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I would like to start by apologising for any mistake i could give using English as it is not my natural language.
A bit of Context:
I'm parsing a csv file. Each line in the file represents an object that is used afterwards to update a table in a SQL Server database . I've built the parser already and the process that goes through each line and converts it into an object. The several objects are stored in an array.

Here is the issue I would like you to help me with:
I need to go through each object in the array and hit an update against a table in the database. The update will be done in one table only. Each object contains the data to search for the record I need to update and the value to update to. Also I need to join 3 tables to get to the target table.
Should I go through each object in the array and for each object run an updated against the database, hitting the database as many times as the number of objects we have in the array(and it can be thousands of objects in the array) or, should I get a way to go only once to the database and run the update? For example create a new table in the database representing the objects and then insert each object as a row in that table and afterwards run let say a stored procedure that cycles through that table doing the necessary updates.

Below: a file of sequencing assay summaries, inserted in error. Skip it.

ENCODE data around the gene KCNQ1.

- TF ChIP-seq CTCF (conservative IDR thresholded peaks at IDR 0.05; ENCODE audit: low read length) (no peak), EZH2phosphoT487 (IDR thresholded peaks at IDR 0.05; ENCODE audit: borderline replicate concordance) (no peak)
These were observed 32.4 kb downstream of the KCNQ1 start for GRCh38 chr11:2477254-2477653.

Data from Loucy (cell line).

P.S I'm using Visual Studio 2015 and C#4.5

Many thanks.

What I have tried:

I did readings on MSDN(SQl server,C#,LINQ), codeproject, stackoverflow and c#corner.
Updated 20-Apr-16 7:00am

I recommend an SQL-batch-statement: Multiple statements, separated by semicolons, in a single SQL-command:
UPDATE myTable SET col1 = @p1 WHERE col2 = @p2;
UPDATE myTable SET col1 = @p3 WHERE col2 = @p4;
UPDATE myTable SET col1 = @p5 WHERE col2 = @p6;
/* etc */

-> A single database-call, no need for a temporary table or stored procedure. It doesn't get (much) faster than this.

If you only want to execute the whole batch if every single statement succeeds then compare the return value of .ExecuteNonQuery() to your record count and only commit the transaction if they're equal.
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Depending on the version of SQL Server you're using, you might want to look at Table-Valued Parameters[^]. You pass the entire set of data as a single parameter, which you can then use as a table variable to perform the update.
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